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10th May 2021  Content supplied by: Tim Sandle, BPL & Laure Robert, Merck

Evaluating Pyrogen Contamination Risk and the Need for the MAT in Pharmaceutical Processing

Pyrogens are fever-producing substances. Microorganisms such as Gram-negative or Gram-positive bacteria, viruses, and fungi contain metabolic components that can potentially activate the innate immune system. These components can occur independently of viable microorganisms and are a safety concern in parenterally administered drugs since they can cause severe reactions such as fever, rash, headache, myalgia, nausea, vomiting, organ failure, and shock in the recipient. For this reason, the measurement of pyrogens is an important safety measure for parenterally applied drugs.

Pyrogens are commonly divided into two classes: exogenous pyrogens, such as endotoxin from Gram-negative bacteria that induce fever when applied intravenously; and endogenous pyrogens that are induced inside the body as a reaction to the contact with exogenous pyrogens and cause an elevation in body temperature (endogenous pyrogens have potent pyrogenic and inflammatory activities and include interleukin 1-a (IL-1a), interleukin-1b (IL-1b), tumour necrosis factor a (TNF-a) and interleukin-6 (IL-6)).

In this report, non-endotoxin pyrogens from exogenous source and their associated risks are the subject.

Beginning with Gram-positive microorganisms, one pyrogenic component are teichoic acids and lipoteichoic acids (LTA), as might be found, for example, within Staphylococcus aureus or Streptococcus faecalis. Studies have found the potency of LTAs to be significantly lower than that of the LPS or even inactive. This infers that a high Gram-positive bioburden would need to be present in order to trigger a cytokine response. To assess this bioburden data requires review, including speciation. Another cell-related material that can be pyrogenic is peptidoglycan. Relatively high numbers of Gram-positive bacteria are required to trigger a pyrogenic response (at around 108 cells). As well as conferring a level of heat resistance to the cell, peptidoglycan, as a cellular component can remain after sterilization by heat. With sterilization by filtration, should cells be destroyed, then as a cellular substructure, peptidoglycan polymers are small enough to pass through a sterilizing grade filter.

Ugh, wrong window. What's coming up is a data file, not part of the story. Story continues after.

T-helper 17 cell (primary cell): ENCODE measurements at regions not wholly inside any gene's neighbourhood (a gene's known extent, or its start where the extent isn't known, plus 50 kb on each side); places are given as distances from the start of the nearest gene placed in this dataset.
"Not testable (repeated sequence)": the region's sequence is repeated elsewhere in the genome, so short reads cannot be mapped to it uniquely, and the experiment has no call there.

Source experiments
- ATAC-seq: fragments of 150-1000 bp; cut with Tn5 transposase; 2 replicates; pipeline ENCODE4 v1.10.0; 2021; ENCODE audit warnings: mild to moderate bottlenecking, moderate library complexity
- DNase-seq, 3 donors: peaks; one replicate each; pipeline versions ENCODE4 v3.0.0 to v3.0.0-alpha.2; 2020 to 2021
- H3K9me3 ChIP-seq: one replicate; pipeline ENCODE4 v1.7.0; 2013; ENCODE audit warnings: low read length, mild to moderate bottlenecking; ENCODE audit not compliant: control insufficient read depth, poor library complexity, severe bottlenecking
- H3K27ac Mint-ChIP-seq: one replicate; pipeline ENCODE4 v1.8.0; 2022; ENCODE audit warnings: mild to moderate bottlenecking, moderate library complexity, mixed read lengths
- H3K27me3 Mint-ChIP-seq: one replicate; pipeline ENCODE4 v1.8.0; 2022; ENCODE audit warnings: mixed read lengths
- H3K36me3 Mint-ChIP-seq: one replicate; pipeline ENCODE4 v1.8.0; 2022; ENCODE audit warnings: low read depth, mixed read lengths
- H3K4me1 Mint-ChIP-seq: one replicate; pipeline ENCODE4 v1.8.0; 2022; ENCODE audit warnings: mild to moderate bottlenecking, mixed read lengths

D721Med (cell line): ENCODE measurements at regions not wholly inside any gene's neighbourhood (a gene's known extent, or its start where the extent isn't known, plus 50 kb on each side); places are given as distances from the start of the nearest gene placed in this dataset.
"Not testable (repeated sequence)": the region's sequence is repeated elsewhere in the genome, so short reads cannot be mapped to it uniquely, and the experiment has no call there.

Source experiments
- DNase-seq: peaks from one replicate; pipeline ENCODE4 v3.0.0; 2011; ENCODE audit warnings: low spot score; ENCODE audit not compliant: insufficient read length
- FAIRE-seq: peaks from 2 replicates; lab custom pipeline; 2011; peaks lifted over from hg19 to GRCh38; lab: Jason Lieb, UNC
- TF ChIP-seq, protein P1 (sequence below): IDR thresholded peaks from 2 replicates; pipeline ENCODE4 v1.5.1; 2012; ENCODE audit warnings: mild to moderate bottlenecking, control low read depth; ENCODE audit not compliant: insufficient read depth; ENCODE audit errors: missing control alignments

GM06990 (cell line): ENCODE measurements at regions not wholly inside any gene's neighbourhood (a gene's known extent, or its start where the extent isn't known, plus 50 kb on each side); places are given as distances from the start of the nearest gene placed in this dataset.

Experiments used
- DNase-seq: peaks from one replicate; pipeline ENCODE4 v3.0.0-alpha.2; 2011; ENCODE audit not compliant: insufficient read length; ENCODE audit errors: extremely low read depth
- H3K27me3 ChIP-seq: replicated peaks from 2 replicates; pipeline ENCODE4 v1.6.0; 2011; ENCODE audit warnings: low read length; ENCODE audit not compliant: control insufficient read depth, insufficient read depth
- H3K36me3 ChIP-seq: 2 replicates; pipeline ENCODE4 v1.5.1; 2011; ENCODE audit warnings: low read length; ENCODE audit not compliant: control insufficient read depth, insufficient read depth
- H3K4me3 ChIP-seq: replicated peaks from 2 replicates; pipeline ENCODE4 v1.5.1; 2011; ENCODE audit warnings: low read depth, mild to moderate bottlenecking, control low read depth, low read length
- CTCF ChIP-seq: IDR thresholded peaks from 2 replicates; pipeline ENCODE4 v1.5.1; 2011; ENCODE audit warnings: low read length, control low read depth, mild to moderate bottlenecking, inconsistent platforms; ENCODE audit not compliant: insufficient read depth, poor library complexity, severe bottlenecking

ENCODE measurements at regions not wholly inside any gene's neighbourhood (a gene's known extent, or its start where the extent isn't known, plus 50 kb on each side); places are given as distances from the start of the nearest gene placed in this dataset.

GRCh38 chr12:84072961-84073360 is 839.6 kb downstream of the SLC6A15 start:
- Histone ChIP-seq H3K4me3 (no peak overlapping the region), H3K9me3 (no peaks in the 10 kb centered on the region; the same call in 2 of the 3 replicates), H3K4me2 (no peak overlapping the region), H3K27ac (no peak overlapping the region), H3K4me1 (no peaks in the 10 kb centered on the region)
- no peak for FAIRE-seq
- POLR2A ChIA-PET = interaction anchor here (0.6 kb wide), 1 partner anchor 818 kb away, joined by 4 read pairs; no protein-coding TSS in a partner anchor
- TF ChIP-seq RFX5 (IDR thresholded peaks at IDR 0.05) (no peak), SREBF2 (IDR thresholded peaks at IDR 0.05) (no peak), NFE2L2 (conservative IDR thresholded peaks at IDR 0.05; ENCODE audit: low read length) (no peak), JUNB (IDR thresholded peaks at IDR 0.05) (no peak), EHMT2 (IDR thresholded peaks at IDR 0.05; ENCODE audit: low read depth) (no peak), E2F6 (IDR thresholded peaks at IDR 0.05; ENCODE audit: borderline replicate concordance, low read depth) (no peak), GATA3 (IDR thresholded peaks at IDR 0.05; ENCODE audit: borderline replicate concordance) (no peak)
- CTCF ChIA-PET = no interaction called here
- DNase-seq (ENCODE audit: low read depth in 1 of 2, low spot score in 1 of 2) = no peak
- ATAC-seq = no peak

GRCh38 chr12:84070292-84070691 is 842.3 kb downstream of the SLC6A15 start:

Other pyrogenic substances comprise bacterial exotoxins, which can trigger toxic shock-like syndrome, characterized by hypotension or shock, fever, multiorgan system involvement. Among the best-characterized exotoxin, superantigens are the family of pyrogenic exotoxins produced by Staphylococcus aureus and Streptococcus pyogenes. Exotoxins have a degree of heat resistance. Another microbial source are enterotoxins, e.g. from Staphylococcus aureus. Enterotoxins are single-chain globular proteins of varying molecular weights. It is not clear what level of enterotoxin is needed to elicit a pyrogenic response. Monitoring for high levels of staphylococcal bioburden (especially Staphylococcus aureus) needs to be a factor for risk control.

Fungi can produce pyrogenic reactions (through the release of mannans, glucans, and mannoproteins). While this may depend on the type of fungi, numbers of fungal cells approaching the 1000s are required to trigger a response. Assessing environmental monitoring data is important to assess the levels of fungi. Pyrogenic responses can also occur in relation to viruses. Many types of virus can elicit a pyrogenic response in people (for example, rhinovirus infections). The degree to which this presents a concern depends on whether viral removal or inactivation steps are present in a pharmaceutical process and which can abolish haemagglutinin activity.

Pyrogens may be present in the water used as the solvent or in the processing; or in ingredient raw materials. These sources need to be evaluated along with any mitigation methods, for example, with water sourcing Water-for-Injections and using ultrafiltration can remove some pyrogens through size exclusion. Specific types of raw materials should be examined to determine the potential for the presence of pyrogens.